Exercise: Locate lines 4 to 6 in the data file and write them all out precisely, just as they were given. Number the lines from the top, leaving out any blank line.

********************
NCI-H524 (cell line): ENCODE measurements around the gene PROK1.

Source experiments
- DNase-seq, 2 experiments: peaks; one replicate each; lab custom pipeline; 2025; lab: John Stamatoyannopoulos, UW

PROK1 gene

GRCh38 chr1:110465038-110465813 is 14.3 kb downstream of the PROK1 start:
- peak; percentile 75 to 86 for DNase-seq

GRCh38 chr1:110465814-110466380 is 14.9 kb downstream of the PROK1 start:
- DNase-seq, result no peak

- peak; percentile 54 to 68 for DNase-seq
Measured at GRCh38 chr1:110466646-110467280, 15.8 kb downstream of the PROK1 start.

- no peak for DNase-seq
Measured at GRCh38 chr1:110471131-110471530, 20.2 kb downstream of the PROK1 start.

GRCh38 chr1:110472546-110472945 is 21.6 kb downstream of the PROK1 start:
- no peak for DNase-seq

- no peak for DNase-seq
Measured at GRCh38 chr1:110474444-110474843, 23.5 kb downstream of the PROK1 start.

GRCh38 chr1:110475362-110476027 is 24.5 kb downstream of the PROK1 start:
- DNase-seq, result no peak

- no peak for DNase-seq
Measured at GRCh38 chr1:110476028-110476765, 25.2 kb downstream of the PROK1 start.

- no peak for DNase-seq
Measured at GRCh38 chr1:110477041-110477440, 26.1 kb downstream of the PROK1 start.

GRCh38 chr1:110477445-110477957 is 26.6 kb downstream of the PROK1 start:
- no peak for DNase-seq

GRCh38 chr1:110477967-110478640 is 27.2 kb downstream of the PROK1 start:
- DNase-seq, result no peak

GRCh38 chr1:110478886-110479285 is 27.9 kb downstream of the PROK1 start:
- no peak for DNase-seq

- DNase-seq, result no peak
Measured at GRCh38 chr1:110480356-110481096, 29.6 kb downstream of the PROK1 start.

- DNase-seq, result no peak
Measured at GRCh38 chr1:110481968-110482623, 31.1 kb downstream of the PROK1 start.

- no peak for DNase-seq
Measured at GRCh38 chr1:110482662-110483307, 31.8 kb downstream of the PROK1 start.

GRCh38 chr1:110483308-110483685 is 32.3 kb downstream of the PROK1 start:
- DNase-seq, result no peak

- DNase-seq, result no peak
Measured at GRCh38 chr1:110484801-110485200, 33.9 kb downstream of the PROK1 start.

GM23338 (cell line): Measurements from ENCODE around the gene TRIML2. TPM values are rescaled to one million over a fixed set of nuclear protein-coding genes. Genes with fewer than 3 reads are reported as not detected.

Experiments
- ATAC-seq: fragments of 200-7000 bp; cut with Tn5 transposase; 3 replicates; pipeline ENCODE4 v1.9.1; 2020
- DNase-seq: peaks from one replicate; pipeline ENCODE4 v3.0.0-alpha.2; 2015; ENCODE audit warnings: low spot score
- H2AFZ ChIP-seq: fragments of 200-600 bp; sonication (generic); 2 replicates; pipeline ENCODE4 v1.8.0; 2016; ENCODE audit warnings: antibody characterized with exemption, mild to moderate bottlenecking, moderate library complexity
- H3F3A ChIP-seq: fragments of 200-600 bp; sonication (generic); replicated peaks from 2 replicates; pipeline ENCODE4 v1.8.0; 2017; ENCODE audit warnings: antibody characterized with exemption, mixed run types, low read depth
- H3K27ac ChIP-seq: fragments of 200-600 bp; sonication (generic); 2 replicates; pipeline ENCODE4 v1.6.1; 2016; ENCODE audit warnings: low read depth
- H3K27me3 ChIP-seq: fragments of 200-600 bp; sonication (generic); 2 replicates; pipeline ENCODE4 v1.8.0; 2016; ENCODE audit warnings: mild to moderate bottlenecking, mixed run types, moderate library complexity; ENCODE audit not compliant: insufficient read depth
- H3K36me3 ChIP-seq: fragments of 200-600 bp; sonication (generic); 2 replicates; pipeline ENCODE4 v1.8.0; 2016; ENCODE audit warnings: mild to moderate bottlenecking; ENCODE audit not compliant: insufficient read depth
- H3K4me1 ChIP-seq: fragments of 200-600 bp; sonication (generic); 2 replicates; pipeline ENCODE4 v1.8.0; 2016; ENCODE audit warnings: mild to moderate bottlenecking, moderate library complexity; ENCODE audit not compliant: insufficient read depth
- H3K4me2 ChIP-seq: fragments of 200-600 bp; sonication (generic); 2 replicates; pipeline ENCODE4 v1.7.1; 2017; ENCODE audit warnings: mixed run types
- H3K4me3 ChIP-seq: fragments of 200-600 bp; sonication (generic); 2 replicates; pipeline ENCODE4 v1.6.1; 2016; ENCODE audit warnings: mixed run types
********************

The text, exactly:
PROK1 gene

GRCh38 chr1:110465038-110465813 is 14.3 kb downstream of the PROK1 start:
- peak; percentile 75 to 86 for DNase-seq